Family Group Conferencing in Camden

Autumn 2015 Newsletter

Annual Report Summary - the front line is key

We say Family Group Conferences (FGCs) give an important chance for the family and community around a child or a vulnerable adult to step in.

Camden holds more FGCs per year than any other local authority in London. Meetings in communities up and down the borough, for people to get information, have their say and make plans that matter very much to them. Last financial year more than 220 FGCs were held, that’s over 600 hours of discussion and collaboration, families keeping their own children and vulnerable adults safe.

More than 9 in 10 people give feedback that they were happy with the outcome of their FGC in Camden and nearly 8 in 10 people say that they feel more in control following their FGC (up to 6 months after it occurred) and better able to cope with future problems.

Why are we successful? CSF Director Martin Pratt says

“The implementation of family group conference is so powerful in Camden because it is a practice based initiative born of our values locally and we have organised it in a way that is consistent with our wider approach to family resilience.”

So the front line is key,

In Camden family group conference is not an service with a project base and a telephone on reception in the traditional way; it is about collaboration across teams, services and directorates including; family services and social work; adult social care; Mosiac; community safety; youth offending service; police community safety team.

There are good things to say like the high rate of involvement of fathers, present at nearly two thirds of FGCs, detailing timely - early FGCs, evidence of family stepping up while professional involvement steps down (from CIN CP and LAC - following 84 % of initial FGCs).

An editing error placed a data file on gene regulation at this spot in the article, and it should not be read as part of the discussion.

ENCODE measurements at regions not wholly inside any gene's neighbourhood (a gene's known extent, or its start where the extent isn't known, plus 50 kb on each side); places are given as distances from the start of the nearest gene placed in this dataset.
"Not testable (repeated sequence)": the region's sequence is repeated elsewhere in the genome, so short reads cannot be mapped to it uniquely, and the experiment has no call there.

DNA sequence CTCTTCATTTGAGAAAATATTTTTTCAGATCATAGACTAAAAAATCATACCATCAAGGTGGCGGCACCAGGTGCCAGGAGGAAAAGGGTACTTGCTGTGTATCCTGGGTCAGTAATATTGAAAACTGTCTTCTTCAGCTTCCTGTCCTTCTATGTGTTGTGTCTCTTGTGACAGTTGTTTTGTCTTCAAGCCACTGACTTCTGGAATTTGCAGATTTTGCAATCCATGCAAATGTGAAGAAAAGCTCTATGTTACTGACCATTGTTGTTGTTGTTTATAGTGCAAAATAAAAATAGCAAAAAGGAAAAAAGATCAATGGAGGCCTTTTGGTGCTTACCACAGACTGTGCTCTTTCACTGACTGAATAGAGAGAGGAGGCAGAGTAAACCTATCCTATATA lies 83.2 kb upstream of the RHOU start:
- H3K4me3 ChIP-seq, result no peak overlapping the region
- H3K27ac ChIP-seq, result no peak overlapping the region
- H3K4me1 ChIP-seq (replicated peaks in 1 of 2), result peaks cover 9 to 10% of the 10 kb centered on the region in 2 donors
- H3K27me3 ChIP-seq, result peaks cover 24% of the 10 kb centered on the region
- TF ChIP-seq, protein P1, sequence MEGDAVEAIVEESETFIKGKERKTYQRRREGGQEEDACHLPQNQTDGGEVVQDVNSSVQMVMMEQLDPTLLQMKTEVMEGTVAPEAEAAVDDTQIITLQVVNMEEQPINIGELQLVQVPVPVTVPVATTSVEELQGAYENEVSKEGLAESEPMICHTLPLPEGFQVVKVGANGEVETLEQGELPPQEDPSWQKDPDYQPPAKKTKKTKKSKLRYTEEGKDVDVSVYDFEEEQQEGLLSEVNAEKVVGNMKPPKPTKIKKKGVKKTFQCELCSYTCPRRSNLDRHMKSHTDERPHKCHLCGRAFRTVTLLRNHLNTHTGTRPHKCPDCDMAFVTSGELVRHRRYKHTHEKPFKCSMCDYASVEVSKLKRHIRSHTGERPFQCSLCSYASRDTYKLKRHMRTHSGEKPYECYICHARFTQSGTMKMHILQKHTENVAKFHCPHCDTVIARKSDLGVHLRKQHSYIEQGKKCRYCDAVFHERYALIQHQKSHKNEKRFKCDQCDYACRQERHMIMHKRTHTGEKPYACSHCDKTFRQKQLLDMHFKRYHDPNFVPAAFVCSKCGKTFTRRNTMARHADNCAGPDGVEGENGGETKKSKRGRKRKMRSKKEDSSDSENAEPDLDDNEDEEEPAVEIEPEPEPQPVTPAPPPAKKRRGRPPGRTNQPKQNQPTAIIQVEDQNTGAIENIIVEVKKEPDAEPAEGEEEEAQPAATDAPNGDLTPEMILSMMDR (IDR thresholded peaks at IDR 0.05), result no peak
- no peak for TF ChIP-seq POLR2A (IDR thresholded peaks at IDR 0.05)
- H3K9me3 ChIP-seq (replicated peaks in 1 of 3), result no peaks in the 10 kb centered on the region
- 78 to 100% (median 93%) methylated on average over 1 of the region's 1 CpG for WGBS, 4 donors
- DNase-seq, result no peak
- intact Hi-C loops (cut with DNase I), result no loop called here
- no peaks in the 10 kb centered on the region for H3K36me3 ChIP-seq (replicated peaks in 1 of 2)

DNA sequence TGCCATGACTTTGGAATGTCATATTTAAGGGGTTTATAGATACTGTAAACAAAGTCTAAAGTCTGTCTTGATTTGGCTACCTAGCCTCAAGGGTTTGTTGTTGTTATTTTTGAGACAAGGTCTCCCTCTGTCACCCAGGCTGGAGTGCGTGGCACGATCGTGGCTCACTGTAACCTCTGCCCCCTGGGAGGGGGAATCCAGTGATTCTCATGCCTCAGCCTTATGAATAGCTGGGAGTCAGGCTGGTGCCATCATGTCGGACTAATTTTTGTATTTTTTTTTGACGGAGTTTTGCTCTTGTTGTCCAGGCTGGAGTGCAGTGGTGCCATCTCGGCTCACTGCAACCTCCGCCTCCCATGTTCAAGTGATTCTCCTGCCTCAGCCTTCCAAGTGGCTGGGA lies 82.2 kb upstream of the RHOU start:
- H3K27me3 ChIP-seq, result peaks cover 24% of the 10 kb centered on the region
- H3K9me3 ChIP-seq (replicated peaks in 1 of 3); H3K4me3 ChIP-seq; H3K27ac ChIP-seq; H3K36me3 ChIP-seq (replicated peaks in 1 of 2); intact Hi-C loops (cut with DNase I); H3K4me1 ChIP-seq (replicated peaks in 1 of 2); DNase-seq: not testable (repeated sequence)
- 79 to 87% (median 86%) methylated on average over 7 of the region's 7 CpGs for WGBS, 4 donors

Thanks to everyone who contributes to family group conferencing; everyone who made their first FGC referral; Managers who recommend FGC; Senior Managers that consistently put it on the agenda; our user group the Family Advisory Board and all those that time and time again make referrals and talk to families about the difference family group conference can make.

Email if you want a copy of the full FGC Annual report.

Hidden Talent! FGC expert found in Business Support Service

Karina Wujek talks about her family group conference research and her hopes for Camden families using FGC.

What’s your history with Family Group Conferencing ?

My credentials are academic rather than practical. I hold an MSc degree in Public Policy and Management, Birkbeck College. In one of my courses I studied equality in public policy making and, as a result of my interest in this area, in my dissertation I explored the introduction of the FGC in Camden.

How did you become involved with Camden FGC?

Tim read my Dissertation this summer which focuses on a 5 year period when FGC was being introduced to Camden. We the spoke about where FGC was now and how it has developed since my research. With agreement from my Team Leader I was able to meet with Tim regularly because I am driven to contribute to improving this service. It goes back to my motivations to study Public policy in the first place.